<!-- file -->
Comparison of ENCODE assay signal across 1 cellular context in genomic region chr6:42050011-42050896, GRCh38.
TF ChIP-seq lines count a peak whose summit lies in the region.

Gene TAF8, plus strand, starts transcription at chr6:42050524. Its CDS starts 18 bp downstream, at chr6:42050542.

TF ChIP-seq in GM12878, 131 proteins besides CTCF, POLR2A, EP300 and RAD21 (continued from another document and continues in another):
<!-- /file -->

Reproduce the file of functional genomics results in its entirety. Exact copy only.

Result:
Comparison of ENCODE assay signal across 1 cellular context in genomic region chr6:42050011-42050896, GRCh38.
TF ChIP-seq lines count a peak whose summit lies in the region.

Gene TAF8, plus strand, starts transcription at chr6:42050524. Its CDS starts 18 bp downstream, at chr6:42050542.

TF ChIP-seq in GM12878, 131 proteins besides CTCF, POLR2A, EP300 and RAD21 (continued from another document and continues in another):